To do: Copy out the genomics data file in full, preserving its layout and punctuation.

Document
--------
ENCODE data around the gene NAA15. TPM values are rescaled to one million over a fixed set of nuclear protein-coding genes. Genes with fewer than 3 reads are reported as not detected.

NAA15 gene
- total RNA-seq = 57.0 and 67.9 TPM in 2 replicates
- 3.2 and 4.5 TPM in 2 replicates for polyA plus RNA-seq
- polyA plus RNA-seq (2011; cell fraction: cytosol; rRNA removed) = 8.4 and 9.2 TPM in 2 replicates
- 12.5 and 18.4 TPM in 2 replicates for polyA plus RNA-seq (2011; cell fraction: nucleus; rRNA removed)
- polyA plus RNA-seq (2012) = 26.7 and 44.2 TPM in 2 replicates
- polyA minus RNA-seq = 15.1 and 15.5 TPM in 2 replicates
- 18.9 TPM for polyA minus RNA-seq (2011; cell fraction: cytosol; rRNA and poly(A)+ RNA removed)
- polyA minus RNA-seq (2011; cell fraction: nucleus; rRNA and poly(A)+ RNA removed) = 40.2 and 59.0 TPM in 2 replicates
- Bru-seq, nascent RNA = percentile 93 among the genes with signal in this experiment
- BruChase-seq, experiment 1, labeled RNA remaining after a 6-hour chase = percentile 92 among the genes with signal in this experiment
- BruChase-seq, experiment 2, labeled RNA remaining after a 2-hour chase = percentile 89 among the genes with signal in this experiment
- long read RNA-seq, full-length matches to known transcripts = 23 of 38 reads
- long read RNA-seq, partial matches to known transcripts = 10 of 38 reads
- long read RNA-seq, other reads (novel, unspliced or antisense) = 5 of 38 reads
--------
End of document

ENCODE data around the gene NAA15. TPM values are rescaled to one million over a fixed set of nuclear protein-coding genes. Genes with fewer than 3 reads are reported as not detected.

NAA15 gene
- total RNA-seq = 57.0 and 67.9 TPM in 2 replicates
- 3.2 and 4.5 TPM in 2 replicates for polyA plus RNA-seq
- polyA plus RNA-seq (2011; cell fraction: cytosol; rRNA removed) = 8.4 and 9.2 TPM in 2 replicates
- 12.5 and 18.4 TPM in 2 replicates for polyA plus RNA-seq (2011; cell fraction: nucleus; rRNA removed)
- polyA plus RNA-seq (2012) = 26.7 and 44.2 TPM in 2 replicates
- polyA minus RNA-seq = 15.1 and 15.5 TPM in 2 replicates
- 18.9 TPM for polyA minus RNA-seq (2011; cell fraction: cytosol; rRNA and poly(A)+ RNA removed)
- polyA minus RNA-seq (2011; cell fraction: nucleus; rRNA and poly(A)+ RNA removed) = 40.2 and 59.0 TPM in 2 replicates
- Bru-seq, nascent RNA = percentile 93 among the genes with signal in this experiment
- BruChase-seq, experiment 1, labeled RNA remaining after a 6-hour chase = percentile 92 among the genes with signal in this experiment
- BruChase-seq, experiment 2, labeled RNA remaining after a 2-hour chase = percentile 89 among the genes with signal in this experiment
- long read RNA-seq, full-length matches to known transcripts = 23 of 38 reads
- long read RNA-seq, partial matches to known transcripts = 10 of 38 reads
- long read RNA-seq, other reads (novel, unspliced or antisense) = 5 of 38 reads